The Prevalence of Intestinal Helminths Infections among Primary School Children in Calabar South Local Government Area, Cross Rivers State, Nigeria
Constancy Aleru, Sam Abbey, Uchechukwu Obisike, Ibioku Elekima, Serekara Christian, Miriam Henshaw
The prevalence of intestinal helminths infections among primary school children in Calabar South Local Government Area, Cross Rivers State, Nigeria, was investigated. Out of 100 stool samples analysed from 5 primary schools in the area, 88 (88 %) were positive for different helminthiases. The number of pupils examined in each school was 20. Among the 5 primary schools examined in the area, Bishop King Memorial Primary School, Inyang Street (BKMS), Government Primary School, Mayne Avenue (GPSMA), The Apostolic Church Primary School, Idang Street (ACPS), Saint Marys Primary School Annex, Anantigha (SMPSA) had the infection rate of 100 % each, while Government Primary School, Hawkins Road (GPSHR) had the least infection rate of 40 %. The various helminths discovered were Ascaris lumbricoides, Necator americanus (Hookworm), Strongyloides stercoralis, Schistosoma mansoni and Taenia species. In terms of the prevalence rate among the helminths, A. lumbricoides was the highest in number by 245 (49 %), while Schistosoma mansoni (3 %) was the lowest in number (15). As regards sex related infection rates, the males recorded the highest by 65 %, while the females had 42.5 %. Children who were between the ages of 8 and 9 had the highest prevalence rate of 13 (76.5 %) when compared with children in other age groups. The sources of water supply used by the children in the area were also put into consideration, commercial borehole users, pipe- borne, stream and well had the infection rates of 34 %, 25 %, 23 % and 6 %, respectively. In addition, in terms of the types of toilet facilities used by the children, pit latrine users were found to have the highest infection rate of 44 %, while the lowest (5 %) infection rate was found among bush/backyard users. Finally, various factors such as poor sanitation, poverty, ignorance and contaminated water sources were observed to enhance the prevalence of helminths infections in primary school children in the area.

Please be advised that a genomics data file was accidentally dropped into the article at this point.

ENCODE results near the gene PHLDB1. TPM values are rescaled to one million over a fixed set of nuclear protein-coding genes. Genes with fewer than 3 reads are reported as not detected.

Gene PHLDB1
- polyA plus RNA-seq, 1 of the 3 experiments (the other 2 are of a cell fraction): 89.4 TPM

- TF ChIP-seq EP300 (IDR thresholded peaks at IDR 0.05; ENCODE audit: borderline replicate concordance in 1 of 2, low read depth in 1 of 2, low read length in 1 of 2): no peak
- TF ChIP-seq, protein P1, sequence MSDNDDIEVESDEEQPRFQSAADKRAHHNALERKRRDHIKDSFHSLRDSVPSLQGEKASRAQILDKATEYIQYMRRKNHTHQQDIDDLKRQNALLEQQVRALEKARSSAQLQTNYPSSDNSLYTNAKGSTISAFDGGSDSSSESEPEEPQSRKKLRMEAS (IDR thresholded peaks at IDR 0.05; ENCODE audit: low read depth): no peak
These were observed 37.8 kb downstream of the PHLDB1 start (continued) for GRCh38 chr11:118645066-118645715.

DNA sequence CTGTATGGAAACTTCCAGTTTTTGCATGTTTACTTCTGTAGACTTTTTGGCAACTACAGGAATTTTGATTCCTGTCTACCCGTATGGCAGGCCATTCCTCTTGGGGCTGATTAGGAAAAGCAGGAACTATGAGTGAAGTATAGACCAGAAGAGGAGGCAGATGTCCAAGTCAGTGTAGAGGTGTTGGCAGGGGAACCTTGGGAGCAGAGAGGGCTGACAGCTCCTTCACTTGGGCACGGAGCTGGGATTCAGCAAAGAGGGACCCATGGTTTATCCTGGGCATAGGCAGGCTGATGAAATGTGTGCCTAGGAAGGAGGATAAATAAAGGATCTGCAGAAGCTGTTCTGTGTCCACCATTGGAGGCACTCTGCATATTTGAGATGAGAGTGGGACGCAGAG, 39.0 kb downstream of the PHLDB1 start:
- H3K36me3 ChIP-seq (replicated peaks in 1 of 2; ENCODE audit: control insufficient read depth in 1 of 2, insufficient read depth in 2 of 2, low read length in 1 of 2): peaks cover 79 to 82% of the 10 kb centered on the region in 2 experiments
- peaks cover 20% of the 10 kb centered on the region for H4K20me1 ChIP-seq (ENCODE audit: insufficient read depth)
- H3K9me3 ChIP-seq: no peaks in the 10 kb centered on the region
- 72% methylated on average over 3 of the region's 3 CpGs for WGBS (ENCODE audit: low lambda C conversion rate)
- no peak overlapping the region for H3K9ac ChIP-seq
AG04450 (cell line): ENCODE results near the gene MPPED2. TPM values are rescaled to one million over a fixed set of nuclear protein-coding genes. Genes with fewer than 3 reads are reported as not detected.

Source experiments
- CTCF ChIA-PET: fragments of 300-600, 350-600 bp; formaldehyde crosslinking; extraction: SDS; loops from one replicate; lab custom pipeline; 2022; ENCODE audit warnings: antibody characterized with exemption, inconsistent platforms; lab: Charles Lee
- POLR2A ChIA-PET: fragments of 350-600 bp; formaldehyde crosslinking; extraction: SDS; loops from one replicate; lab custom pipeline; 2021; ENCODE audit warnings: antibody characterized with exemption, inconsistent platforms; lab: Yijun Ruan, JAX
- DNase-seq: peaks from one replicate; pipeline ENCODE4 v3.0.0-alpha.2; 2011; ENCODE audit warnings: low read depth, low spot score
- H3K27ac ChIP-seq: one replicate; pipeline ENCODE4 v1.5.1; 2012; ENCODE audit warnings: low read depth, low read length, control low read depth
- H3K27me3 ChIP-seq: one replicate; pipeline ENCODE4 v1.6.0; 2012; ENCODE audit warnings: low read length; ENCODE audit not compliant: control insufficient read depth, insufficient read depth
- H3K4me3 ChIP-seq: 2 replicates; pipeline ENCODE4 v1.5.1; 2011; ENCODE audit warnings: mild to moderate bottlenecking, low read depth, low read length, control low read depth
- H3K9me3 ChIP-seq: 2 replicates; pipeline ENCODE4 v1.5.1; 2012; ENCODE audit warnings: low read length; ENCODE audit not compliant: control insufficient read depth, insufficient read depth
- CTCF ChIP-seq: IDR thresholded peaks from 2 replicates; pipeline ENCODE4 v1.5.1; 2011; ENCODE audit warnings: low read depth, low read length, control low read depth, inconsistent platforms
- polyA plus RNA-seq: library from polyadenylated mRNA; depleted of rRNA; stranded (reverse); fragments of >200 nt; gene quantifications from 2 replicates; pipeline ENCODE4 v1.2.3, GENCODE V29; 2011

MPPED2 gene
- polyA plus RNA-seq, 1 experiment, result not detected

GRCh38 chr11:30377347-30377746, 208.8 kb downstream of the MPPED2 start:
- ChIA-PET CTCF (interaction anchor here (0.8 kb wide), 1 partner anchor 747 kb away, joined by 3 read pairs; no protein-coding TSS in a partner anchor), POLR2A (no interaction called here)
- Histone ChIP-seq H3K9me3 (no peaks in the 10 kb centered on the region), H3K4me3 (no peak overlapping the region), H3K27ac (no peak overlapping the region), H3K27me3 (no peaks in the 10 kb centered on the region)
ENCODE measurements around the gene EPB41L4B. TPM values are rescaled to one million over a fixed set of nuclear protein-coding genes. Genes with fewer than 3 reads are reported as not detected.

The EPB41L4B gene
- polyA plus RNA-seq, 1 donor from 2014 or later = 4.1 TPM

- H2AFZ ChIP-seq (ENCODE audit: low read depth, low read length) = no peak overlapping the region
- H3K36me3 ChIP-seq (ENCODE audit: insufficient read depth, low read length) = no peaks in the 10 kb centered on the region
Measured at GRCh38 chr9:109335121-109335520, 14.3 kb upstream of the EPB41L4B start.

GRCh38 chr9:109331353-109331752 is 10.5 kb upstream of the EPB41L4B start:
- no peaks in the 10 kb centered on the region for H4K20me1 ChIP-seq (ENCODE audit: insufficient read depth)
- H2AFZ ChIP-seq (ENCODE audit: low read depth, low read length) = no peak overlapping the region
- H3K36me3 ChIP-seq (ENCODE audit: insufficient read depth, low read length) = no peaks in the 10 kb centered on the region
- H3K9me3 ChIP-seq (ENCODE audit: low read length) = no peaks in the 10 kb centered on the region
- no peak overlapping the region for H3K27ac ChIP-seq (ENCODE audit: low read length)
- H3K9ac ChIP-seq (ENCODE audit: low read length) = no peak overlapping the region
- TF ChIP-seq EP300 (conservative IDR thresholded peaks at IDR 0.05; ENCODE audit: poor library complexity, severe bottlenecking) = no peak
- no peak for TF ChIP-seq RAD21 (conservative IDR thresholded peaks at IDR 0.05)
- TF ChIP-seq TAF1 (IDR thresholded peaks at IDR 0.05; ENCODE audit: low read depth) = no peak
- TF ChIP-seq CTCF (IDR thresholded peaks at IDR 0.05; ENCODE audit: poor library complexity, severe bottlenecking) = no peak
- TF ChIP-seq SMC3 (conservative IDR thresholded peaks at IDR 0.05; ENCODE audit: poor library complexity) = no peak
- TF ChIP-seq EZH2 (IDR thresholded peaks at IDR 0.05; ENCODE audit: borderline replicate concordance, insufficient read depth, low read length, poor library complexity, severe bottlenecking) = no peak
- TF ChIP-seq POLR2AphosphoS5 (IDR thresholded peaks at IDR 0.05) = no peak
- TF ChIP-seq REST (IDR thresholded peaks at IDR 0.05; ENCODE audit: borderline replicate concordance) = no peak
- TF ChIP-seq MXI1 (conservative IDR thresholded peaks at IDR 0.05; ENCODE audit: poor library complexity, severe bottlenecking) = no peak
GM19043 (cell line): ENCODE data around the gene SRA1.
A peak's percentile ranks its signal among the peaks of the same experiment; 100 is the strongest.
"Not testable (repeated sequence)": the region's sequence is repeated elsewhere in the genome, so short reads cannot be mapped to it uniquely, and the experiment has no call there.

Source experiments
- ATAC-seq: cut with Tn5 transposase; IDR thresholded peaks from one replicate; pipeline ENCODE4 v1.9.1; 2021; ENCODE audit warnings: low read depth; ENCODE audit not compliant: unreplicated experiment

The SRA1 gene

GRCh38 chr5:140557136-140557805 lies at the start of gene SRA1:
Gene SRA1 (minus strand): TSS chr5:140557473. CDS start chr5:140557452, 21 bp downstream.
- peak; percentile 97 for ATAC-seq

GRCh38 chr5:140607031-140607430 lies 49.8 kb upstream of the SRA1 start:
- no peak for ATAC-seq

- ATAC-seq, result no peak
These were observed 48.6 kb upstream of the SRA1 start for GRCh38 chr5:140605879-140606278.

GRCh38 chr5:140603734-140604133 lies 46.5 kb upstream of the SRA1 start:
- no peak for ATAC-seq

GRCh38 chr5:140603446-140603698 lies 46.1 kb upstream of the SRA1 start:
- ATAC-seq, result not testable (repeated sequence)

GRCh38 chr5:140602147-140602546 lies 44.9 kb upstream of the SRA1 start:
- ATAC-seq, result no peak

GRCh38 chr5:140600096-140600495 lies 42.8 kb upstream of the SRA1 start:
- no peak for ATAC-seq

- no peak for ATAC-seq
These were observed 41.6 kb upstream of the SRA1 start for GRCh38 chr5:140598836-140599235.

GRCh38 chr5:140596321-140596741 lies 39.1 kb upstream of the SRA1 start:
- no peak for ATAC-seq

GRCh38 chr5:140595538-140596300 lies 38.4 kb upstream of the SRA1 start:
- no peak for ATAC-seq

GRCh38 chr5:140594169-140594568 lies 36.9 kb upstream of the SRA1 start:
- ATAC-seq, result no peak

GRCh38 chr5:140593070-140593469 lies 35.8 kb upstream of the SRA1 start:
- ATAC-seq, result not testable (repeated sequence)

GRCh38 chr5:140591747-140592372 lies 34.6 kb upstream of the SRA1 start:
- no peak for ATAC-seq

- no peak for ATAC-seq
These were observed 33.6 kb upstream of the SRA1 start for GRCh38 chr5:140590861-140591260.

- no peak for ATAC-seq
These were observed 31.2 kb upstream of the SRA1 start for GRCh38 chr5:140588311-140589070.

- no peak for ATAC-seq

Keywords: Helminthes, Infections, Prevalence rate, Intestinal
Edition: Volume 5 Issue 2, February 2016
Pages: 1809 - 1814